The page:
Pharmaceutical Regulation, Innovation, and Access to New Drugs: An International Perspective

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Pharmaceutical Regulation, Innovation, and Access to New Drugs: An International Perspective

New drugs are emerging that promise improved treatments and in some cases even cures for diseases. But these drugs are expensive, and are heightening concerns from patients and insurers (particularly public insurers) about the prices that drug companies are asking for these medications.

In response, Health Canada is making changes to the way Canada’s Patented Medicine Prices Review Board [PMPRB] prices drugs.

Under the current system of regulation, the issues of pharmaceutical pricing and reimbursement, though related, are distinct. Currently, the PMPRB sets maximum allowable prices for all patented drugs. The maximum allowable price for a new drug is based on a comparison, or reference, to the prices in other countries for the drug in question, as well as the highest priced drug in Canada in the same therapeutic class. At the same time, the Canada Agency for Drugs and Technology in Health (CADTH) makes non-binding recommendations for reimbursement by public insurers based on the estimated clinical benefits of a drug relative to its cost.

The proposed amendments to the PMPRB’s procedures call for increasing the incorporation of CADTH’s evaluation of the cost effectiveness of drugs into the determination of maximum allowable prices for patented drugs. As well, the set of countries whose prices are used as references to establish maximum allowable prices in Canada will be changed. In particular, the United States and Switzerland will be dropped from the set of reference countries and will be replaced by countries that typically have lower average prices for patented drugs.

While the Canadian government’s goal of containing expenditures on patented drugs is not unique, the direction of its regulatory policy changes seems to be focusing more on controlling expenditures on pharmaceuticals than on ensuring that Canadians have access to new therapies.

Instead of this approach, public policy decision makers should be encouraging an efficient level of expenditures on pharmaceutical drugs, not simply containing expenditures on those drugs. Efficiency is achieved when the social benefits of drug expenditures, at the margin, equal their social costs. Effectively, this means that more, not less, should be spent on any drug as long as the social benefit from its increased usage exceeds the additional expenditure.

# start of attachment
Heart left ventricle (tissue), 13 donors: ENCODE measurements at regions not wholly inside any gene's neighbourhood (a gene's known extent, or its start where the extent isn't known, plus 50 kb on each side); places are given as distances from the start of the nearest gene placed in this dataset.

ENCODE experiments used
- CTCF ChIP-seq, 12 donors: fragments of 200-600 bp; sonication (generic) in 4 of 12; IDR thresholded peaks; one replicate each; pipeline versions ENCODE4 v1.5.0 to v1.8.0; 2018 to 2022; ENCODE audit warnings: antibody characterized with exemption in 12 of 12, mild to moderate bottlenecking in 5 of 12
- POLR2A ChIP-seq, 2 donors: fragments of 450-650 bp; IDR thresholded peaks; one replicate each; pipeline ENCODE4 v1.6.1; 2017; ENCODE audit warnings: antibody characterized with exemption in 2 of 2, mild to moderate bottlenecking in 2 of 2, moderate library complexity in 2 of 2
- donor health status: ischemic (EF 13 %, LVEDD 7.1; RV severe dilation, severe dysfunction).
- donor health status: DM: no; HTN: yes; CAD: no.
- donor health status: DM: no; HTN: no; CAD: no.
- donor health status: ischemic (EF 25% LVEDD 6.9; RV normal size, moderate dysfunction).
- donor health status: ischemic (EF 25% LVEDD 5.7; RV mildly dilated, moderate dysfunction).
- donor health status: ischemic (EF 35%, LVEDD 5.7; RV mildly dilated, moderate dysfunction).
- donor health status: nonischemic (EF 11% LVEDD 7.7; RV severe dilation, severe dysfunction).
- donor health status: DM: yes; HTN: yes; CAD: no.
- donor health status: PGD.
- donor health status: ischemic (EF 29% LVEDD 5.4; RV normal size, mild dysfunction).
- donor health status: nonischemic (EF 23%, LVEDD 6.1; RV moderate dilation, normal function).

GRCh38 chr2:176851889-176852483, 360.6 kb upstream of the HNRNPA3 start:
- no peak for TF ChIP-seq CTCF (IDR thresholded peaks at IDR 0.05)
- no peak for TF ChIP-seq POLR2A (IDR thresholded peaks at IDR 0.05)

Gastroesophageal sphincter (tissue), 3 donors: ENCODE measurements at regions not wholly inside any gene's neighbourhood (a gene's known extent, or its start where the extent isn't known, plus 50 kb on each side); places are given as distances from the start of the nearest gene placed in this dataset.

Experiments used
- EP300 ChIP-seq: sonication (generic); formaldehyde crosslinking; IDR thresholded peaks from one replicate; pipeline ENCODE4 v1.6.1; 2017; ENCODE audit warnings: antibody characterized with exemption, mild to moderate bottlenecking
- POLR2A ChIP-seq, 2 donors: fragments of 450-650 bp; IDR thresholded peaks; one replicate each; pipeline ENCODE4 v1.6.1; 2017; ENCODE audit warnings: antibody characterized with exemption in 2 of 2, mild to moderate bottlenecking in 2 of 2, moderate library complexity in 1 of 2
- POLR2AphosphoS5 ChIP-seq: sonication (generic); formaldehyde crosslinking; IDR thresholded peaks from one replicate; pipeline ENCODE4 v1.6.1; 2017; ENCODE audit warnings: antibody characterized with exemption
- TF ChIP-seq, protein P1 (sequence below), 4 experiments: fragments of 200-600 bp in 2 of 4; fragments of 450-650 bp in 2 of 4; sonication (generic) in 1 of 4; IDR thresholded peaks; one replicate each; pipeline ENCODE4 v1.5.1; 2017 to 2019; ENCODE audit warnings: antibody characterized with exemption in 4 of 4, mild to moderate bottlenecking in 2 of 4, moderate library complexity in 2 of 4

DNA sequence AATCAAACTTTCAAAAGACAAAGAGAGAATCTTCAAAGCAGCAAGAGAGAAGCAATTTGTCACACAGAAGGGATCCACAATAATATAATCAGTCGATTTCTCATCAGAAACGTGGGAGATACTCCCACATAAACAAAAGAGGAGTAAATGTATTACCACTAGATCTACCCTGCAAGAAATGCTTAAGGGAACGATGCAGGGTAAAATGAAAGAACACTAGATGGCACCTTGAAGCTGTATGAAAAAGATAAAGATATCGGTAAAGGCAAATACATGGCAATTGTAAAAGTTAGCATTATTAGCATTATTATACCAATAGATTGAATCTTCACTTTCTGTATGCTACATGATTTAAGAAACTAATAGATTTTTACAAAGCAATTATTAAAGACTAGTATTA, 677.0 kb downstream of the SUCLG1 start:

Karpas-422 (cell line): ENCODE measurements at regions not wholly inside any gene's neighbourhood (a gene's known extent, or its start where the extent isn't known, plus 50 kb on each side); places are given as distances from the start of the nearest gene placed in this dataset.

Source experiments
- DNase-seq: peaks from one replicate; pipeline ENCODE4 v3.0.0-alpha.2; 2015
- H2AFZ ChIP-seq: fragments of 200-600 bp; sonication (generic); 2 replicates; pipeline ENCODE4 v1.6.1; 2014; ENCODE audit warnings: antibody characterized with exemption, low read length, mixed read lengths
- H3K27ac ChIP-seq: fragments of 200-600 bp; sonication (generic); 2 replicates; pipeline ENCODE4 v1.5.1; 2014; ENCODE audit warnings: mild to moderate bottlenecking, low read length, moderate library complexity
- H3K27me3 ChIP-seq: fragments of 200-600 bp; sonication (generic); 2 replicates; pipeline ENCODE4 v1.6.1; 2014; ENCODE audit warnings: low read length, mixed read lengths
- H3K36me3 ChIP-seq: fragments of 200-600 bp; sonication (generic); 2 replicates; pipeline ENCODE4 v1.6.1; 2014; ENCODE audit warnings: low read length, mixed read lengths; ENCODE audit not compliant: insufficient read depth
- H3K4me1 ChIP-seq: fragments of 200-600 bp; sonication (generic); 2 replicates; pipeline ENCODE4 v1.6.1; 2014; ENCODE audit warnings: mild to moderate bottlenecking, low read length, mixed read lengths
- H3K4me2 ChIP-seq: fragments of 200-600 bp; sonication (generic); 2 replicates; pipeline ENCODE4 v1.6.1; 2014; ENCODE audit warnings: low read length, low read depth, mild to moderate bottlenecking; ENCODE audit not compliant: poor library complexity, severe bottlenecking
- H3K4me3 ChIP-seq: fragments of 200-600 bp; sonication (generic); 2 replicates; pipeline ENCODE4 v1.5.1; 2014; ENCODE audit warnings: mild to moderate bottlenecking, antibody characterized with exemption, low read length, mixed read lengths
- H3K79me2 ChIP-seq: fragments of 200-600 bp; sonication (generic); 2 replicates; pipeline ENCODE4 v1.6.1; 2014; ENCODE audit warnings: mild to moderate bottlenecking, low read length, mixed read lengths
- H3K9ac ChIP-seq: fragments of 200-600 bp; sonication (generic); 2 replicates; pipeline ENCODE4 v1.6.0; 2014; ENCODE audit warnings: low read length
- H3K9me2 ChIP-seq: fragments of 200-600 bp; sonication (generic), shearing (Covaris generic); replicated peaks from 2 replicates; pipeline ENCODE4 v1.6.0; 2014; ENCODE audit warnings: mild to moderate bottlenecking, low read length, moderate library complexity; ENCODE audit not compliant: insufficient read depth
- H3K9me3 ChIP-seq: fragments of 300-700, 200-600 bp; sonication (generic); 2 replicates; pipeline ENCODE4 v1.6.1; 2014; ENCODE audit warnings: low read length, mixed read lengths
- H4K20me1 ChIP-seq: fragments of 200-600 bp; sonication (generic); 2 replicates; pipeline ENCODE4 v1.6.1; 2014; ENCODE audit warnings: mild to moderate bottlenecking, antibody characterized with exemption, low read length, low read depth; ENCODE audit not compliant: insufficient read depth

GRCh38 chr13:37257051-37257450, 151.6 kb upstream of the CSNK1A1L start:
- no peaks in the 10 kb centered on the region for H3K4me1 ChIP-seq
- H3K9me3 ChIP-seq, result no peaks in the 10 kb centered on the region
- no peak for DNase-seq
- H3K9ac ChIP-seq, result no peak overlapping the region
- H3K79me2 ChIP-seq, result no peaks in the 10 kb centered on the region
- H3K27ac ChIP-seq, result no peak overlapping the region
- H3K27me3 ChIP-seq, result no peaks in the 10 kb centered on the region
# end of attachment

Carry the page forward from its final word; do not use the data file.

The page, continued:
In principle, cost-efficiency analysis is a technique for comparing the social benefits of a drug relative to its cost. In practice, the conventional application of the technique arguably leads to an underestimation of the social benefits of new drugs. There are several important potential sources of biases that are becoming especially relevant with the emergence of personalized medicine. As a consequence, the incorporation of conventional cost-efficiency analysis into the PMPRB’s pricing decisions might result in the agency making pricing decisions that render new drugs increasingly less available to Canadian patients, even when those drugs promise to deliver net social benefits, either now or in the future.

Further, the proposed changes to the reference pricing procedure are likely to exacerbate the problem of reduced or delayed availability of expensive but potentially life-saving new drugs in Canada.

When a country directly or indirectly mandates lower average prices for drugs, that country becomes more attractive for other countries to include in their “country baskets” for their own reference pricing. Consequently, that country becomes a less attractive jurisdiction for pharmaceutical companies marketing new drugs. This is because the price reductions extracted by a country may lead to lower allowable prices in other countries that include that country in their reference baskets. The proposed changes to the PMPRB’s reference pricing procedure might, therefore, result in Canadians having more limited or delayed access to new and highly beneficial drugs.

More generally, under reference pricing, individual governments have incentives to spend less on drugs with the expectation that their individual efforts to economize will not reduce global R&D spending on drugs. Of course, if a significant number of countries behave in this way, global R&D spending will drop to the detriment of pharmaceutical innovation. In altering its reference pricing formula to contain pharmaceutical expenditures, Canada will be indirectly exacerbating this “free-rider” problem.

Adopting a longer-run policy perspective for drug reimbursement and pricing policies is critical to the health of future generations both in Canada and internationally. The proposed changes to Canada’s drug pricing procedures increase the risk that from a social benefit-cost perspective, too little rather than too much money will be spent on new drugs. Canadian policymakers need to pay careful attention to this increased risk.

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